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Abstract

A preliminary investigation has been performed (a) to determine the kinetics of bone ingrowth into porous materials and to determine if this ingrowth could be catalyzed by the presence of a foreign substrate; and (b) to measure the bonding capability of bone with a porous-surfaced metallic implant.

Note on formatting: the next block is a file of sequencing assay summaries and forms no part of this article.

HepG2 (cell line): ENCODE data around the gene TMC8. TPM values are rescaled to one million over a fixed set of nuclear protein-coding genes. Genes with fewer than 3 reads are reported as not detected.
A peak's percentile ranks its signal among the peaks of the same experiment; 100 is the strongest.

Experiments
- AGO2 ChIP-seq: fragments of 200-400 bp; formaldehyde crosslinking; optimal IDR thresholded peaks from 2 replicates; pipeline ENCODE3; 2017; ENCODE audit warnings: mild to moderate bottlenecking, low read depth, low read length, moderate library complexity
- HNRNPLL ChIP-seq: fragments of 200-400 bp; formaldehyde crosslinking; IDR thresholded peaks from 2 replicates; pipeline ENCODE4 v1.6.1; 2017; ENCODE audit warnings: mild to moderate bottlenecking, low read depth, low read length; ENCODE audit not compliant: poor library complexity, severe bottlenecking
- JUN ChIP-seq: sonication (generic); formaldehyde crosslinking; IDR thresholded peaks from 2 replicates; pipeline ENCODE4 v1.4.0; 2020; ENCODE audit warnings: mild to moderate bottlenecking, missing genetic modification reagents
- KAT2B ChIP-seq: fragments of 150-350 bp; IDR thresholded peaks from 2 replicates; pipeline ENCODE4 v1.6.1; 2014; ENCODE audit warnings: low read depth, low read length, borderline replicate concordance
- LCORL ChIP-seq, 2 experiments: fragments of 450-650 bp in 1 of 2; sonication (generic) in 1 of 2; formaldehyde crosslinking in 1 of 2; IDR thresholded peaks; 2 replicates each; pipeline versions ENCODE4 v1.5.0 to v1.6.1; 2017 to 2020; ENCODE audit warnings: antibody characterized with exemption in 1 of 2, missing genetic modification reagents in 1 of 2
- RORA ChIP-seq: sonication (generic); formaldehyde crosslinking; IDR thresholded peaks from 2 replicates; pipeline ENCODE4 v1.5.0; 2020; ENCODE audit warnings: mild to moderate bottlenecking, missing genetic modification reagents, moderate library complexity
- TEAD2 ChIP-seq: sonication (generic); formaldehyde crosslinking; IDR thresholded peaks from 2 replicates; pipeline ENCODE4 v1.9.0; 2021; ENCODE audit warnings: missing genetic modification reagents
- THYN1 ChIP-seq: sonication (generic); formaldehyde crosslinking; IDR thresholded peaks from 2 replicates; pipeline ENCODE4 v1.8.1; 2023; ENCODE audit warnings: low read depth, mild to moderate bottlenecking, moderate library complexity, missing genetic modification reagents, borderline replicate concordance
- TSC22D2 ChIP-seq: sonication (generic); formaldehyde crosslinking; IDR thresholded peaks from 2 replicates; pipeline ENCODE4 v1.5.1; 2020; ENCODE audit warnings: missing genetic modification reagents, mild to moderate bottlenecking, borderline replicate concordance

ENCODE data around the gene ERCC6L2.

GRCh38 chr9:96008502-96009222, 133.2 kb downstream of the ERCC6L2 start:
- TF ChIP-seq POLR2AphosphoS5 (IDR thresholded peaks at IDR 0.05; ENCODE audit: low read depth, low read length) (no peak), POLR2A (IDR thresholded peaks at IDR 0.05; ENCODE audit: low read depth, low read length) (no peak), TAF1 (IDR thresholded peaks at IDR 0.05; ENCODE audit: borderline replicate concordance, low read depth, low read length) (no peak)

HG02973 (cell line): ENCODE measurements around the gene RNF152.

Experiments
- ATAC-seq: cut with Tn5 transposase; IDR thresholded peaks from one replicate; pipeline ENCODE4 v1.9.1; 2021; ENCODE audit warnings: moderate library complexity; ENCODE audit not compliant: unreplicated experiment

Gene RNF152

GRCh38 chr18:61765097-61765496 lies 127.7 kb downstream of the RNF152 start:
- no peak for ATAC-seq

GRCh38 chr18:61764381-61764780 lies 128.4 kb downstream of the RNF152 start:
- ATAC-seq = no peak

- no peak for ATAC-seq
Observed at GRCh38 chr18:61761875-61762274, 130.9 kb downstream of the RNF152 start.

Tests on porous-surfaced implants corroborate the work of other investigators in showing that bony tissue will grow into a porous substance that has pores large enough to support tissue nourishment. The shear strength of the bone–implant interface appears to increase with pore size and time of healing. Furthermore, it may be possible to catalyze this tissue ingrowth by the introduction into the fracture site of a foreign substance; in this experiment, glass beads 200–290 μ in diameter were used.